A psych nurse wears many hats. They are trained mental health care professionals that develop strong therapeutic relationships with people experiencing mental illnesses, crisis, and/or substance use disorders. They are integrated health care specialists that work with a variety of other professions, including peer support specialists, counselors and therapists, and psychiatrists and psychologists. They are direct caregivers, who work to care for individuals and families while educating them about the mind-body connection and the strong correlation of mental and physical health. And, perhaps most critically, they are educators and advocates, actively work to end the stigma associated with mental health by encouraging self-care and promoting treatment when necessary.

Another nursing specialty of the mental health field is Psychiatric Mental Health Nurse Practitioner (PMHNP). PMHNPs help fill the gaps in care caused by a critical shortage of trained professionals. As a master’s level clinician, they work closely with patients to assess, diagnose, and treat individuals, and their families, with psychiatric disorders. They play a vital role in the treatment of mental illness through their full scope of therapeutic skills, which includes assisting patients to establish preventative and maintenance behaviors, prescribing medications, and administrating psychotherapy.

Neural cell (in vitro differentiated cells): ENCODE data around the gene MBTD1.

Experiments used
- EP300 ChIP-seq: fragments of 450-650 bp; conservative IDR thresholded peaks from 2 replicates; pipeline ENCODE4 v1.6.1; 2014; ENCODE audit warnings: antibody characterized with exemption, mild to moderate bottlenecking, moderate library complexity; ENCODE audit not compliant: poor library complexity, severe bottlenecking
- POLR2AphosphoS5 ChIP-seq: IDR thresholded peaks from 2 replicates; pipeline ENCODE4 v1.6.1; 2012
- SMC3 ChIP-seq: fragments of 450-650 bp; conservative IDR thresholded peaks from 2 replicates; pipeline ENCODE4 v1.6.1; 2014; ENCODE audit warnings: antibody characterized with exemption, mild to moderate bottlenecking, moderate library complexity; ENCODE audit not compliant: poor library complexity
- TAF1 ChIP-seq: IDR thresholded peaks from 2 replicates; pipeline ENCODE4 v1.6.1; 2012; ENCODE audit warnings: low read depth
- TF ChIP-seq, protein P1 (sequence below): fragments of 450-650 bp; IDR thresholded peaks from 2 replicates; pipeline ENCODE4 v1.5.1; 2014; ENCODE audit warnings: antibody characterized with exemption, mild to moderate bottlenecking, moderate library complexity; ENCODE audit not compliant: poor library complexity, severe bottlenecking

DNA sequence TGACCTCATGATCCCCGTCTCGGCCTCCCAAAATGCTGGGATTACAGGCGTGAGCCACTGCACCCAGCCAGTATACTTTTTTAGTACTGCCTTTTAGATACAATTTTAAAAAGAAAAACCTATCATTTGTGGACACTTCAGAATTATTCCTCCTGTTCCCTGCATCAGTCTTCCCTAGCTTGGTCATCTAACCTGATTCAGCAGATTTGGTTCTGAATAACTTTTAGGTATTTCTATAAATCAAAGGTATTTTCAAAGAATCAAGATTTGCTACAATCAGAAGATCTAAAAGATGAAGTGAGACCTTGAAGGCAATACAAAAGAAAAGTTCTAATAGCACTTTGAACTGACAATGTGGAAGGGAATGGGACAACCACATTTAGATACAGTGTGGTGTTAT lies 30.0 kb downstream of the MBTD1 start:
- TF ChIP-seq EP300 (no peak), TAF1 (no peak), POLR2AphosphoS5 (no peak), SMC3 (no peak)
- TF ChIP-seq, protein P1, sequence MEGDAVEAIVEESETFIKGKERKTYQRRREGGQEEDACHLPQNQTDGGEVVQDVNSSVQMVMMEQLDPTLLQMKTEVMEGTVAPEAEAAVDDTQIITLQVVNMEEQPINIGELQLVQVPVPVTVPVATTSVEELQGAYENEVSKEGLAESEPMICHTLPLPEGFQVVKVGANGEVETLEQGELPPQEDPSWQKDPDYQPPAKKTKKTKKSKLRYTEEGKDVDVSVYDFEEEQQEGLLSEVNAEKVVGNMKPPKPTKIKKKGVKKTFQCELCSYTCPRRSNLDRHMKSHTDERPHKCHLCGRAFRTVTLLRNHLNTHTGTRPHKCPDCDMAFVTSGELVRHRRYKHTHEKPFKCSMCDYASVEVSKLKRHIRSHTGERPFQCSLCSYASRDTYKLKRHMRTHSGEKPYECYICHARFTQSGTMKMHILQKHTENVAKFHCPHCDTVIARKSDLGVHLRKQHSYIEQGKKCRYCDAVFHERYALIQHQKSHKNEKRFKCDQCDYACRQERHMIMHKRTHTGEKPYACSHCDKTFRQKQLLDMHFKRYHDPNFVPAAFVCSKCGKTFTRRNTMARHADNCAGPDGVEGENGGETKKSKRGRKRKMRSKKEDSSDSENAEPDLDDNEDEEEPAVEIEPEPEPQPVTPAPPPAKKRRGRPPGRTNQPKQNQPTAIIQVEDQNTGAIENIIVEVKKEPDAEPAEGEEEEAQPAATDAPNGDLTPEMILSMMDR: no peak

Nurses of all types play a vital role in providing health services. They are the backbone of our health care system, so much so, that many are the only point of care in their communities. They devote their lives to caring for individuals from before birth to the end of life. They do this, not on the basis of socioeconomic background, ethnicity, or color, but on basis of need and the love of serving others. In fact, right now, nurses all across the world are serving others in dire and frankly dangerous circumstances, stepping up to the challenge and answering our cries for help. 2020 is indeed the year of the nurse, and we thank every last one of them for all they do.

Hamilton Center, Inc. is a regional behavioral health system in Central and West Central Indiana. Services are provided to children, adolescents and adults, with specialized programs for expectant mothers, infants, and people with drug and alcohol problems. Counseling services are provided for people who may be struggling with stress, life changes, or relationship issues as well as more serious problems such as depression, anxiety disorders, and serious mental illnesses. For more information about services, call 1-800-742-0787, or visit www.hamiltoncenter.org.